Colts' Trent Richardson Can Redefine Career by Busting out Against Chiefs

Mike FreemanNFL National Lead WriterJanuary 3, 2014

Phil Sears/USA Today

Indianapolis — This is not an attempt to be cruel. Or a smart ass. Or nasty. It is a statement of fact: Colts running back Trent Richardson has been a bust.

This does not mean he always will be a bust. He has also not entered the pantheon of elite busts. He's not an ATB: All-Time Bust. He's not in the Todd Marinovich universe. He's not JaMarcus Richardson. For those of us who thought the trade to Indianapolis would free Richardson, and he would leap forward and leave a cloud of dust, he has instead left a cloud of bust.

At Alabama, he looked large and swift. Now, Richardson looks plump, like a Thanksgiving turkey. His runs resemble a dump truck stuck on a swath of ice. In college, he ran over dudes. Boom. As a Colt, even the slightest hit stops Richardson in his tracks. One scout called these Richardson plays "groundhog runs." Because Richardson runs like he's scared of his own shadow.

NEW ORLEANS, LA - JANUARY 09:  Trent Richardson #3 of the Alabama Crimson Tide celebrates after defeating Louisiana State University Tigers in the 2012 Allstate BCS National Championship Game at Mercedes-Benz Superdome on January 9, 2012 in New Orleans, L
Andy Lyons/Getty Images

What Eddie Lacy is in Green Bay now, that is what Richardson was supposed to be. In his college career, Richardson was King Ghidorah and tacklers were Japanese towns. 

Scouts that loved Richardson when he came out of Alabama are almost stunned at what they see. He doesn't resemble the player, in any way, they thought would dominate the NFL. The theories as to why are numerous, but the most common among league personnel men has roots in an old NFL cautionary tale.

Richardson was used to running over weaker players in college. Then, when he got to the pros, the level of violence stunned him, this theory goes, and he doesn't have the extra gear that great runners like Adrian Peterson possess to overcome those tough hits. In short, what these personnel men believe is that Richardson lacks heart.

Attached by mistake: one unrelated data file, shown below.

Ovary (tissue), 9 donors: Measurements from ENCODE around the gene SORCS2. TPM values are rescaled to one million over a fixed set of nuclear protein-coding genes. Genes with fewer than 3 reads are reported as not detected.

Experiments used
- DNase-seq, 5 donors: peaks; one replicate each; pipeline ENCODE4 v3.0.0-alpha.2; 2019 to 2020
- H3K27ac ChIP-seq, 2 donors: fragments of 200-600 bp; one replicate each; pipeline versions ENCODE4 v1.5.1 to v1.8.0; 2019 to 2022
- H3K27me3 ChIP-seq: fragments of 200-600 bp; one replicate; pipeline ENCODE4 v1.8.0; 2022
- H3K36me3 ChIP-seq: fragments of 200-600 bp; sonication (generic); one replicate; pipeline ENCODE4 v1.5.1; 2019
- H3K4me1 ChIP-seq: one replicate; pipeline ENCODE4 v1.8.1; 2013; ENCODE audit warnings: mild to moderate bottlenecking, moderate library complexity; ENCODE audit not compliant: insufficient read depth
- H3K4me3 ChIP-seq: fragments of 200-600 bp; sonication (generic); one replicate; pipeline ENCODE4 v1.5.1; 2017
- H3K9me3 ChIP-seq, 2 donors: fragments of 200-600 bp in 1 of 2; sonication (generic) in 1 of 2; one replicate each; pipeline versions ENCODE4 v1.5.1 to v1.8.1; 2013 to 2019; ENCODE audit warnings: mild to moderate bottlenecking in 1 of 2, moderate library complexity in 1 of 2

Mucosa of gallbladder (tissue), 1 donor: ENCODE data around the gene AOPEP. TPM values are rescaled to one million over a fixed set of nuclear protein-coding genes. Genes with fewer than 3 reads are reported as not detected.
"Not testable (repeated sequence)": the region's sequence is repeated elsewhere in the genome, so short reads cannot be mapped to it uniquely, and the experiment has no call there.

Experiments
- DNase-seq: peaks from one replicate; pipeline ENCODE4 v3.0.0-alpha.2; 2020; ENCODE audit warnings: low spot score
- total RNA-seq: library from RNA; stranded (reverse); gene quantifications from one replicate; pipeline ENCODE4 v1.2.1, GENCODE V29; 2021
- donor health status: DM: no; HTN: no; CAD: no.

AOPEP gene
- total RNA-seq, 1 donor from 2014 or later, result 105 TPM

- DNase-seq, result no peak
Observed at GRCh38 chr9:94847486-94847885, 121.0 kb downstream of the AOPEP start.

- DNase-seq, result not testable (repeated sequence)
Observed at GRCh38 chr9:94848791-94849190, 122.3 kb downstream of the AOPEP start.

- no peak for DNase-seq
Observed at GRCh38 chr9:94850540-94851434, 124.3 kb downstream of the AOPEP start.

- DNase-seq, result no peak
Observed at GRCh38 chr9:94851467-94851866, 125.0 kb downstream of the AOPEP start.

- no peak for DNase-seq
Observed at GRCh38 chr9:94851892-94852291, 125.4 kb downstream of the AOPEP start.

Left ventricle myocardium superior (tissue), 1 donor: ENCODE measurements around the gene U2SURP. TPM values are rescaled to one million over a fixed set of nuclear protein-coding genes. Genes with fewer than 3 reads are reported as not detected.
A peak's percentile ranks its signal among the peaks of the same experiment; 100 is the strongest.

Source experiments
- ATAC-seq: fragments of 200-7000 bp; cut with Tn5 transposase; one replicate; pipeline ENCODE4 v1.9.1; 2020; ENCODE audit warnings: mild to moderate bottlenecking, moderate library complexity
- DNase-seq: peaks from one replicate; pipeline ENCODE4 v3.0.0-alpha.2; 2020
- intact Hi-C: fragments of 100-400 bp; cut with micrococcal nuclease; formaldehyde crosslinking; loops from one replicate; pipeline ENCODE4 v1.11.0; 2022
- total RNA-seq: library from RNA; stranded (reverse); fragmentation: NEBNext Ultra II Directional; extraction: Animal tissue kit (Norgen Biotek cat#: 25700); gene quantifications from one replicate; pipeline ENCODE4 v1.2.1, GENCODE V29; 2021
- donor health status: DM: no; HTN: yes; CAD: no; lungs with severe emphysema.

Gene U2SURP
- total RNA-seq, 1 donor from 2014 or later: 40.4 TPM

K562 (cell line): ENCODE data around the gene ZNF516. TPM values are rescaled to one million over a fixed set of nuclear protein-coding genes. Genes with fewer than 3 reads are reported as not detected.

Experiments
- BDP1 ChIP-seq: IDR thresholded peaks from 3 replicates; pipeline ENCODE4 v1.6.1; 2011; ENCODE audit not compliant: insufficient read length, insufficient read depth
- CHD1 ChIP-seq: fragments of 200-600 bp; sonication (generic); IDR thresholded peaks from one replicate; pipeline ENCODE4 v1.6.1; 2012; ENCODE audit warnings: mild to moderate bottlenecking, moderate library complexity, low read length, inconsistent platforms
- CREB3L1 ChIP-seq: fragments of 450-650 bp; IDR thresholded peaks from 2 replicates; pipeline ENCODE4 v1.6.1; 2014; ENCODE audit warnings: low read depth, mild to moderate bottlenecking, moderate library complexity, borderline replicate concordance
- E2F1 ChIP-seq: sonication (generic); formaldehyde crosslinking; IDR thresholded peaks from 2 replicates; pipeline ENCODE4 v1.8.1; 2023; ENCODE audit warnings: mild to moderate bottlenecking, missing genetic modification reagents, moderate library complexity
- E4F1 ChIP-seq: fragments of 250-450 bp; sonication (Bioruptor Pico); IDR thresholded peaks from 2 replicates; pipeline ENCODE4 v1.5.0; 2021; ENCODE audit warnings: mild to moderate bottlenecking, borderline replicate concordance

What has become clear is that for the Colts to go far in the postseason, which begins for them against Kansas City on Saturday, they will need more than super-quarterback Andrew Luck to yet again morph into a member of the Justice League. Luck will need help and Richardson is the player who needs to provide it.

The Colts won't go far with a feeble Richardson and the overachieving Donald Brown. One of them has to be great. It's time for Richardson to get off his large duff and show the Colts he is indeed the back worthy of the first-round pick the team gave up to get him.

This is when Richardson can change the narrative. It can start now. If he becomes a factor, he can ease the pressure on Luck and recreate a new future for himself.

SAN DIEGO, CA - OCTOBER 14:  Andrew Luck #12 hands off the ball to Trent Richardson #34 of the Indianapolis Colts during the game against the San Diego Chargers on October 14, 2013 at Qualcomm Stadium in San Diego, California. (Photo by Donald Miralle/Get
Donald Miralle/Getty Images

Richardson told Terez Paylor of The Kansas City Star that when he first got to the Colts, he was welcomed warmly. “That’s one thing that I noticed when I first walked in,” Richardson said. “These guys embraced me, and it’s been a blessing for me. You don’t find teams, especially NFL that, for real. You had that in college, but when you build a family in the NFL, that’s big.”

The Colts are a tight group, but I can guarantee you some of the players are looking at Richardson the way everyone else is. They see that emaciated 2.9 yards per carry and wonder: Dude, what the hell happened to you? I saw you on TV when you were at Alabama use your shoulder pads to plant linebackers into the ground like they were tulips.

That can change. It must change. Richardson was the third overall pick in the 2012 draft. He's 225 pounds. The Colts thought he would be great.

Time for Richardson to finally start proving them right.